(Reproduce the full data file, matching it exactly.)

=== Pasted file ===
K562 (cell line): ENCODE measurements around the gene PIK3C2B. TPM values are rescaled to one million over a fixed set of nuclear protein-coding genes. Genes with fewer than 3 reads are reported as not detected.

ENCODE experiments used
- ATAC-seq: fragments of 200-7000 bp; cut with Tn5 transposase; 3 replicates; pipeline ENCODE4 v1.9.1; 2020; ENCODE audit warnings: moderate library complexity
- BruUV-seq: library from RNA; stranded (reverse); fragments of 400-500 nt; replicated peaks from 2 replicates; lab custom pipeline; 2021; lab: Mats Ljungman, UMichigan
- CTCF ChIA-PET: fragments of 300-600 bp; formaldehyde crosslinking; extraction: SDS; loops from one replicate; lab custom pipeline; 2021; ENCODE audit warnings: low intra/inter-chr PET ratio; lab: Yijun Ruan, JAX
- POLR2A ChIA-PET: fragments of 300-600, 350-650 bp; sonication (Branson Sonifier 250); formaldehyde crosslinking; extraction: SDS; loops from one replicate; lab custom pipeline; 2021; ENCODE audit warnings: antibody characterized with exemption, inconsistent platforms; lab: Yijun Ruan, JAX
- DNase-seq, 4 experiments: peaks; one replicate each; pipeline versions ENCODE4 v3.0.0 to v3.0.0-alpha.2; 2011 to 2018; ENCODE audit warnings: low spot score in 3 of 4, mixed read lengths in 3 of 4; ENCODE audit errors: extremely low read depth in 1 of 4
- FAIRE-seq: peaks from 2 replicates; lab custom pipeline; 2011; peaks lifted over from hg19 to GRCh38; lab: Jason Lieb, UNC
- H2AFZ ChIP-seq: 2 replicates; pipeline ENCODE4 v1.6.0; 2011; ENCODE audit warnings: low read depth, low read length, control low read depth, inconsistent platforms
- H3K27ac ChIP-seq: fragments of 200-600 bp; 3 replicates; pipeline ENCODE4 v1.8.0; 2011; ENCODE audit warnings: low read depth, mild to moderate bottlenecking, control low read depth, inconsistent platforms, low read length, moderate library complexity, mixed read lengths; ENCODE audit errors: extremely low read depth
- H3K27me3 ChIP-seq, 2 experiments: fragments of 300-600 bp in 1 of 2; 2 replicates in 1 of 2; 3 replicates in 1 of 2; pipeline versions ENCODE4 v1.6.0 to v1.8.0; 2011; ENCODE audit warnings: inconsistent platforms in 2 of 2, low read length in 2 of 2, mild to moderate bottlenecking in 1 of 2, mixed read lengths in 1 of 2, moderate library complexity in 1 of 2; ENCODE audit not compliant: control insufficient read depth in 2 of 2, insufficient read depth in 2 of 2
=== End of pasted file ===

K562 (cell line): ENCODE measurements around the gene PIK3C2B. TPM values are rescaled to one million over a fixed set of nuclear protein-coding genes. Genes with fewer than 3 reads are reported as not detected.

ENCODE experiments used
- ATAC-seq: fragments of 200-7000 bp; cut with Tn5 transposase; 3 replicates; pipeline ENCODE4 v1.9.1; 2020; ENCODE audit warnings: moderate library complexity
- BruUV-seq: library from RNA; stranded (reverse); fragments of 400-500 nt; replicated peaks from 2 replicates; lab custom pipeline; 2021; lab: Mats Ljungman, UMichigan
- CTCF ChIA-PET: fragments of 300-600 bp; formaldehyde crosslinking; extraction: SDS; loops from one replicate; lab custom pipeline; 2021; ENCODE audit warnings: low intra/inter-chr PET ratio; lab: Yijun Ruan, JAX
- POLR2A ChIA-PET: fragments of 300-600, 350-650 bp; sonication (Branson Sonifier 250); formaldehyde crosslinking; extraction: SDS; loops from one replicate; lab custom pipeline; 2021; ENCODE audit warnings: antibody characterized with exemption, inconsistent platforms; lab: Yijun Ruan, JAX
- DNase-seq, 4 experiments: peaks; one replicate each; pipeline versions ENCODE4 v3.0.0 to v3.0.0-alpha.2; 2011 to 2018; ENCODE audit warnings: low spot score in 3 of 4, mixed read lengths in 3 of 4; ENCODE audit errors: extremely low read depth in 1 of 4
- FAIRE-seq: peaks from 2 replicates; lab custom pipeline; 2011; peaks lifted over from hg19 to GRCh38; lab: Jason Lieb, UNC
- H2AFZ ChIP-seq: 2 replicates; pipeline ENCODE4 v1.6.0; 2011; ENCODE audit warnings: low read depth, low read length, control low read depth, inconsistent platforms
- H3K27ac ChIP-seq: fragments of 200-600 bp; 3 replicates; pipeline ENCODE4 v1.8.0; 2011; ENCODE audit warnings: low read depth, mild to moderate bottlenecking, control low read depth, inconsistent platforms, low read length, moderate library complexity, mixed read lengths; ENCODE audit errors: extremely low read depth
- H3K27me3 ChIP-seq, 2 experiments: fragments of 300-600 bp in 1 of 2; 2 replicates in 1 of 2; 3 replicates in 1 of 2; pipeline versions ENCODE4 v1.6.0 to v1.8.0; 2011; ENCODE audit warnings: inconsistent platforms in 2 of 2, low read length in 2 of 2, mild to moderate bottlenecking in 1 of 2, mixed read lengths in 1 of 2, moderate library complexity in 1 of 2; ENCODE audit not compliant: control insufficient read depth in 2 of 2, insufficient read depth in 2 of 2